By using this site, you agree to the Privacy Policy and Terms of Use.
Close X

Trend of the year: 3D printing! Great, but what is it??

  • From food to vaccines, 3D printing possibilities are amazing
  • Instead of ink, printers use raw materials like plastic or metal
  • Bloomberg: NYC 3D printing factory is "the future of the city"
Trend of the year: 3D printing! Great, but what is it??

Are you as excited about 3D printing as I am? As someone who spots trends for a living, I’ve rarely seen something move from a specialized sector into the mainstream consciousness so quickly, and with so much promise for changing our lives in every way.

This is the next big thing, guys.

Recently, Mashable named 3D printing one of its top tech trends for 2013, and TIME featured 3D printer company MakerBot’s Replicator 2 as one of its “Best Inventions of the Year 2012.”

3D printing is one of the biggest trends we saw in 2012, moving into the retail space and even into some of our homes. In 2013, experts are predicting that trend will explode.

But let's back up for a second. If you’re not already familiar with 3D printing, it’s simply an additive manufacturing technique whereby a machine creates physical, three-dimensional objects from a digital model.

The raw materials (or “ink,” if you will) can be nearly anything, from plastics to metals to food materials or even human tissue. Once fed through the 3D printer, the material follows a downloaded design template to build whatever it is you want.

Take a second to watch this excellent explainer from the MakerBot folks:

The technology has actually been around for quite some time in the manufacturing realm as a rapid prototyping tool, but as I mentioned, in the past couple of years it has really exploded into the consumer/desktop realm, as prices drop (many printers are in the $1,500-$3,000 range) and inventive possibilities continue to amaze us.

This past year in our '5 Things From the Future!' column, it seems like every week I was writing about something new related to 3D printing, with innovations spanning every corner of our everyday lives.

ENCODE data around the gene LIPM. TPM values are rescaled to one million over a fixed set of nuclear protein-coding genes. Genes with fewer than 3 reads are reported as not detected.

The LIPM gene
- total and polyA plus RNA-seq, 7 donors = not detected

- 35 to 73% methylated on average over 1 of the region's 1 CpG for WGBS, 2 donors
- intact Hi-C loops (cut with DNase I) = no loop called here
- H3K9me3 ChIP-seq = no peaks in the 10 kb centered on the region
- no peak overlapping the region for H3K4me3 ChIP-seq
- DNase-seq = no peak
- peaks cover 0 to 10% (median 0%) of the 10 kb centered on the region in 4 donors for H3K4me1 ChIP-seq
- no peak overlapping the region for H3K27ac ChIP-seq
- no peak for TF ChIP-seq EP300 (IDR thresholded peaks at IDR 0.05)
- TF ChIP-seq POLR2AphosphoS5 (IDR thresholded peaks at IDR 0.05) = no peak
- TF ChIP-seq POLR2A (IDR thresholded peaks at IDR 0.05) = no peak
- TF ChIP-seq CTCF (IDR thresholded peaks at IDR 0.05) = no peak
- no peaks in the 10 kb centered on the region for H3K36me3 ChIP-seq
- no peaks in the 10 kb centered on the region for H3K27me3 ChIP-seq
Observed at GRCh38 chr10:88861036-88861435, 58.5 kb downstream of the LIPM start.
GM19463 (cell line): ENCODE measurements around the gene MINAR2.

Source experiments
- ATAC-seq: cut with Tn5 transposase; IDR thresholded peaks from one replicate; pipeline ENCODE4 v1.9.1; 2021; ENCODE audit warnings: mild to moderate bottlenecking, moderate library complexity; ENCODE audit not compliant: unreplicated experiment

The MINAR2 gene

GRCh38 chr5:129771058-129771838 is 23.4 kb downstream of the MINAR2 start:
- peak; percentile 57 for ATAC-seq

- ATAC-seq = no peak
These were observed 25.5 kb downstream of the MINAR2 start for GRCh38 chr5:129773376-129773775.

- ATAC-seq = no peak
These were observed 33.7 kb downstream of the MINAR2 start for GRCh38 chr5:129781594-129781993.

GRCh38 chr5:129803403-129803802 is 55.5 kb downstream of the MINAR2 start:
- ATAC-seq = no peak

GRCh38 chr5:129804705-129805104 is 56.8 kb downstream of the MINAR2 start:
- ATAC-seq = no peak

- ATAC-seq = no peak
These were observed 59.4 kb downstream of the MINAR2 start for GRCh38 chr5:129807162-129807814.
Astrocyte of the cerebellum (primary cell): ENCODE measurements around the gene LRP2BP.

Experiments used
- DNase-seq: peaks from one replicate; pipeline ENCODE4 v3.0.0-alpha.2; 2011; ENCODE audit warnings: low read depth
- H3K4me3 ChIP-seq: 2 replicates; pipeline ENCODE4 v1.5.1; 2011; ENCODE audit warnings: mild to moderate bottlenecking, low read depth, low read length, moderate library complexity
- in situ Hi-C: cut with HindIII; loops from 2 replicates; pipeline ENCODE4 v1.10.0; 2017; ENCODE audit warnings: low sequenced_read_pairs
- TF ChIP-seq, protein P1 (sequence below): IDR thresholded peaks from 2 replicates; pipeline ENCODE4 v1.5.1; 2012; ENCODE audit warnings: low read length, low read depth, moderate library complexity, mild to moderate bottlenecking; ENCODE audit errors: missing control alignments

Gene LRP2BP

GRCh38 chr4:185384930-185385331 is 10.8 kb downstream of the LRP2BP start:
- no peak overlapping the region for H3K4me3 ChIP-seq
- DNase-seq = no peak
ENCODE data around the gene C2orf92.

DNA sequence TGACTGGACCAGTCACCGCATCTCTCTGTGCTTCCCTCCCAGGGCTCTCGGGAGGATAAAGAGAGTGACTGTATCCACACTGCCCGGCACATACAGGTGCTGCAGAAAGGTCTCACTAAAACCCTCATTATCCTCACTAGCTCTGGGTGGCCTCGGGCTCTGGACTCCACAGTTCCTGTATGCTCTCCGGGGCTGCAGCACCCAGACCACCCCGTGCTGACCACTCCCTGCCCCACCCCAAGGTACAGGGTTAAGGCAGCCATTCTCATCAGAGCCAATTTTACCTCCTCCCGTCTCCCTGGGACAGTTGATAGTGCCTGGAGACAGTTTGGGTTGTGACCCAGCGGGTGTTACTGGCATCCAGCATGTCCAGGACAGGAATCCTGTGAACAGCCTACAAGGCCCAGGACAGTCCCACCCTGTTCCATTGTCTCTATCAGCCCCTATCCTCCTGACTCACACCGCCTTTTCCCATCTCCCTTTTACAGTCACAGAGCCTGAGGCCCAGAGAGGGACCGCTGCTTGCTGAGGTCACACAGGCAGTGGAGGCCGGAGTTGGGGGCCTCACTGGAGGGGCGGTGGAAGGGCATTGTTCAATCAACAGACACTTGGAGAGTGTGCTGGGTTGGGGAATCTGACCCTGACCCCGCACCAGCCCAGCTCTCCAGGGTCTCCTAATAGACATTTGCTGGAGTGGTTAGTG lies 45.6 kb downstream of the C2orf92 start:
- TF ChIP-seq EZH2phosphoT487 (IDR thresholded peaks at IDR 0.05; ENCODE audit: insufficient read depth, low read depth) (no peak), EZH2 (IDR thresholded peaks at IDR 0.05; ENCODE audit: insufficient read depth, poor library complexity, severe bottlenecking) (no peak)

Here are seven of my favorite examples from just the past few months, to show you the diverse range and potential of this technology:

1. Beauty the bald eagle, who was shot in the face and lost most of her beak seven years ago, gets a second chance at survival with her new 3D printed beak.

2. 3D printed plastic appendages give Emma Lavelle, a 4-year-old girl suffering from a rare neuromuscular condition, new “magic arms”  (I defy you to watch the video below and not cry).

3. A wonderful photobooth in Tokyo doesn't give you a photo to take away, but instead a full-color miniature figurine of yourself!

4. From the entertainment industry: three 3D-printed Aston Martin replicas debuted in Bond’s “Skyfall,” keeping the original out of harm’s way + 3D printing the many faces of “ParaNorman”.

5. Giant 3D printer can print an entire home in 20 hours, complete with painted walls, floor tiles, plumbing and even electrical wiring!

6. Someday, we may be able to print out vaccines on a biological 3D printer at home, and give ourselves our annual flu shots.

7. Don't bother running off to the supermarket, you can even print food! Printed pasta is available at the Google cafeteria and here's a how-to for next year's Christmas cookies. (video below)

These are no longer just concepts or products limited to a select few people. In Europe, Staples has already launched a new "Staples Easy 3D" printing service, featuring store-pickup based 3D printing services. This means that you select or design your items from home, upload them to the Staples site, and simply go down the street to pick up your customized 3D printed item -– easy as one-hour photo service.

While this type of service is not yet available here in the U.S., 3D printing company MakerBot has already opened a retail store in NYC where you can check out their line of 3D printers and printed goods. Similarly, Shapeways is opening up a 3D printing factory in Long Island City, which Mayor Michael Bloomberg called the “the future of the city” and cut the ribbon with what else: a pair of 3D printed scissors.

As always, it’s never all good news. With the ability to print out anything at home comes, well, the ability to print out anything at home -- including 3D printed gun parts. Following the Sandy Hook tragedy, MakerBot announced a ban on all 3D gun designs in its Thingiverse template marketplace. Needless to say, the battle over digital rights management (DRM) is just beginning for this new arena, and we can expect to hear a lot more in 2013, as the outcome will inevitably play a huge part in 3D printing’s future.

Someday soon, the idea of “printing” out a replacement part for an appliance, or a new toy for your kids at home won’t be so novel. In fact, our next generation will grow up expecting to be able to make and print out nearly anything. Are you excited yet? What will you make?

And then there's this. For those times when you simply don't want to buy something off the baby registry:

Join the conversation... welcomes a lively and courteous discussion as long as you follow the Rules of Conduct set forth in our Terms of Service. Comments are not pre-screened before they post. You agree that anything you post may be used, along with your name and profile picture, in accordance with our Privacy Policy and the license you have granted pursuant to our Terms of Service.
4 reasons you'll never have to lift a finger at home
CES | See all 50 items 4 reasons you'll never have to lift a finger at home